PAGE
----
Explaining Sound Healing, Singing Bowls, and Sound Baths

Explaining Sound Healing, Singing Bowls, and Sound Baths


Get to know more about the ancient-practice-now-wellness-trend that’s got even Kendall Jenner and Bretman Rock hooked

In a nutshell, sound healing describes the practice of producing sustained vibrations using specific instruments to help promote meditation, relaxation, and overall well-being. At guided meditations and sound therapy sessions, specialized instruments like Tibetan and Himalayan singing bowls, gongs, tuning forks, and drums are used to create deep tones for therapeutic atmospheres or sound baths.

Over the past decade or so, scientific communities have also acknowledged this practice by studying the links between sound baths and improved moods. Sound baths have also seen an uptick in interest in the past few years due to major proponents like Kendall Jenner and Bretman Rock using crystal singing bowls to meditate and soothe their anxiety.

Sound Healing of Kendall Jenner
Photo Credit: @kendalljenner (via Instagram)

An immersive meditative experience, sound baths are done while seated or lying down to help release stress, anxiety, and tension with help from experts using singing bowls and other percussion instruments. At guided meditations and sound therapy sessions, meditation prompts and visualization exercises could be incorporated as well to help you along in your immersion. That said, many people also create their own sound bath experiences by circling or striking mallets on a spread of metal and crystal bowls.

One such person is Kendall Jenner. In 2021, she posted a video of herself circling and striking her singing bowls to produce sustained vibrations. In 2022, she credited her meditative practice with helping to quiet her mind and allow her to be more present. Bretman Rock also commonly uses crystal singing bowls to meditate in his garden, which he shares on his Instagram Stories.

Sound Healing of Bretman Rock
Photo Credit: @bretmanrock (via Instagram)

As mentioned, sound healing isn’t just a recent fad. It has a storied origin in Tibetan and Himalayan cultures, with the first record of sound being used to heal going back to 207 BC in China during the Qin Dynasty. Now, there is a growing body of research lending credence to sound healing and its impact on certain mental and physical conditions, such as chronic stress and metastatic cancer.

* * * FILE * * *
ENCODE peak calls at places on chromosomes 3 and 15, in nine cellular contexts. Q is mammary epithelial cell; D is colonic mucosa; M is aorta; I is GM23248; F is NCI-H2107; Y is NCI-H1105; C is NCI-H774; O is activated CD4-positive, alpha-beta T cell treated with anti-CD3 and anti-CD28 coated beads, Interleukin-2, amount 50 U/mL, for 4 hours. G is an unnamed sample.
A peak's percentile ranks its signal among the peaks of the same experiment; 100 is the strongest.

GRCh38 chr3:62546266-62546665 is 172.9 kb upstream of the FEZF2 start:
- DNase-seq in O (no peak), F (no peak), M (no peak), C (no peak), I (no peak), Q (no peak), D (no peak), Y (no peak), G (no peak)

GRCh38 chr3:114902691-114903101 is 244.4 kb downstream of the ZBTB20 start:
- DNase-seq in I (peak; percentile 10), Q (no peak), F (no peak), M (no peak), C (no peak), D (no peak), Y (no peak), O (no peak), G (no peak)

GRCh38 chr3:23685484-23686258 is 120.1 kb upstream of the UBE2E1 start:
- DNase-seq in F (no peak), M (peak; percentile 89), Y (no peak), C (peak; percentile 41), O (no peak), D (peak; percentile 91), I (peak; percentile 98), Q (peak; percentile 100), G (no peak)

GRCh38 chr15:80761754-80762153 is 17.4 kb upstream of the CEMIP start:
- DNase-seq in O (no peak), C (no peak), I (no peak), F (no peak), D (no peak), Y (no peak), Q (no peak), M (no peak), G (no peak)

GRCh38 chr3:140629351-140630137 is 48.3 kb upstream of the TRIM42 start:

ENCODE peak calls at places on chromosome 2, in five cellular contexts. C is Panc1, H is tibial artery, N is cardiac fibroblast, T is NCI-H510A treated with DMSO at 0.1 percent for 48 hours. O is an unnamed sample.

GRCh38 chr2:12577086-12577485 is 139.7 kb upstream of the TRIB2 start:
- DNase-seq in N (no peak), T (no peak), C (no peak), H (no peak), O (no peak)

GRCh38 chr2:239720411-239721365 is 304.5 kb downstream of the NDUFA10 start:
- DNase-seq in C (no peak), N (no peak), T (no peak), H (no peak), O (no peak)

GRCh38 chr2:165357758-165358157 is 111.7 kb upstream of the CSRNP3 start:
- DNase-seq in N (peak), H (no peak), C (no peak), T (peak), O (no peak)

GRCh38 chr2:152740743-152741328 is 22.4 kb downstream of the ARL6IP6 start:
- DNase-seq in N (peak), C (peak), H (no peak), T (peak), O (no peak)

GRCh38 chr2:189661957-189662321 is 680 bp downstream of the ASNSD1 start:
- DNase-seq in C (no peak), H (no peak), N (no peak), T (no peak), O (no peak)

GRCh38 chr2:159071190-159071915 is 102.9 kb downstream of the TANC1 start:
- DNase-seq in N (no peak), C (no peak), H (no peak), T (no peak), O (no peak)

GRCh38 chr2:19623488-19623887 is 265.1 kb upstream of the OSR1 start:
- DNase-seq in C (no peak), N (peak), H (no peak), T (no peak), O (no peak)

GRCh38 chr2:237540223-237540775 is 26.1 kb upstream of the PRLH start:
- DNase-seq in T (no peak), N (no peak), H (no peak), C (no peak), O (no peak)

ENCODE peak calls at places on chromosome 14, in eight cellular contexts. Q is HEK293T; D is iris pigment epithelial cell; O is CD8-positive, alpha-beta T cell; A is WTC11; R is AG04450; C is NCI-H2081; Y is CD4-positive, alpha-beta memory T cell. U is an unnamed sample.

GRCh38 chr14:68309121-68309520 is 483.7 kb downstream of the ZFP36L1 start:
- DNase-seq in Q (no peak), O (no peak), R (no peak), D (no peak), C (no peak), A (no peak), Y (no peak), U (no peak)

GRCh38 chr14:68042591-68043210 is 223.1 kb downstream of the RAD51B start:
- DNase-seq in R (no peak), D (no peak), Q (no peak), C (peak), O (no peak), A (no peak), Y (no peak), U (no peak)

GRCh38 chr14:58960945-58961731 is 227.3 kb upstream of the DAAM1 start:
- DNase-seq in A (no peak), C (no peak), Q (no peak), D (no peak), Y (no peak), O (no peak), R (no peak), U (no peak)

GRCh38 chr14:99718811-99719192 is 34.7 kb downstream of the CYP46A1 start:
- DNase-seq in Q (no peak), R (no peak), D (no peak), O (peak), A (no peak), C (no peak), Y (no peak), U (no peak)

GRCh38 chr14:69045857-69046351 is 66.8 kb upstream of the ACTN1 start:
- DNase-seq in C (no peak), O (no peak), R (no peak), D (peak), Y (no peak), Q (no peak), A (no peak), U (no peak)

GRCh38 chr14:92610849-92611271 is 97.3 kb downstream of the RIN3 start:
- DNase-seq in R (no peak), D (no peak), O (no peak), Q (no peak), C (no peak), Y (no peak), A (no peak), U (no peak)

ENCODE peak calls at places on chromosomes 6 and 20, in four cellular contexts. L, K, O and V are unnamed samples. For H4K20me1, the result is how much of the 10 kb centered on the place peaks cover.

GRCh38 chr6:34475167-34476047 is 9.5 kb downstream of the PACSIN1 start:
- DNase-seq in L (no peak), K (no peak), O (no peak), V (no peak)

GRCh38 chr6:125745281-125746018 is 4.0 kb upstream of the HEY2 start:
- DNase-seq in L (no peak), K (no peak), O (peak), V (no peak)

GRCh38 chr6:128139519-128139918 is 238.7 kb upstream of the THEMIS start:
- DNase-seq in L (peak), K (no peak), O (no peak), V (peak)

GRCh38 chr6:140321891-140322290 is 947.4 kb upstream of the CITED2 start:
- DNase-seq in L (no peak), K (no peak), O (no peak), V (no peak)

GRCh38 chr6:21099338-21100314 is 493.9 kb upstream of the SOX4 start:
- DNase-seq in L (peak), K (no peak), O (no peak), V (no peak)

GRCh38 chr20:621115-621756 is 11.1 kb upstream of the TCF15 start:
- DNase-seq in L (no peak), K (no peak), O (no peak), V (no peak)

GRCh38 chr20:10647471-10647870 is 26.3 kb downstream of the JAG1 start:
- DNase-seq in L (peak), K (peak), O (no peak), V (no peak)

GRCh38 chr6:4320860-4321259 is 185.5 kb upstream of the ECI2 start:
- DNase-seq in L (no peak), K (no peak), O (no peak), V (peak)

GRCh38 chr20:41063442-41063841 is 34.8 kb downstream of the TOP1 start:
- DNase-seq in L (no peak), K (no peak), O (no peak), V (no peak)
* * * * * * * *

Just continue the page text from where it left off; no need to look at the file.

Some studies corroborate the merit of sound healing for improving emotional and spiritual well-being, such as a 2022 study and a 2016 study. Both noted that singing bowl meditations can be used as low-cost and low-technology therapeutic techniques for reducing feelings of tension, anxiety, and depression, and increasing spiritual well-being. Sound therapy can also be seen as a low-risk complement to physical therapy.

Sound Healing

Nevertheless, there is not enough evidence to substantiate that singing bowls and sound baths would definitely work to improve the health and well-being of most people. One systematic review published in 2020 even said that singing bowl therapies cannot be recommended at this stage, but that more robust studies on singing bowl therapy should be made since the little evidence so far suggests positive health effects.

Our takeaway? While sound baths may not work on everyone and may not have proven effects, giving yourself the time and space to just meditate through sound would still do you some good by encouraging deep breathing and relaxation. After all, what harm could come from taking a break from the hustle and bustle of everyday life? Instead of investing in crystal singing bowls and guided meditations straight away, check out pre-recorded sound baths first and see how it feels for you.

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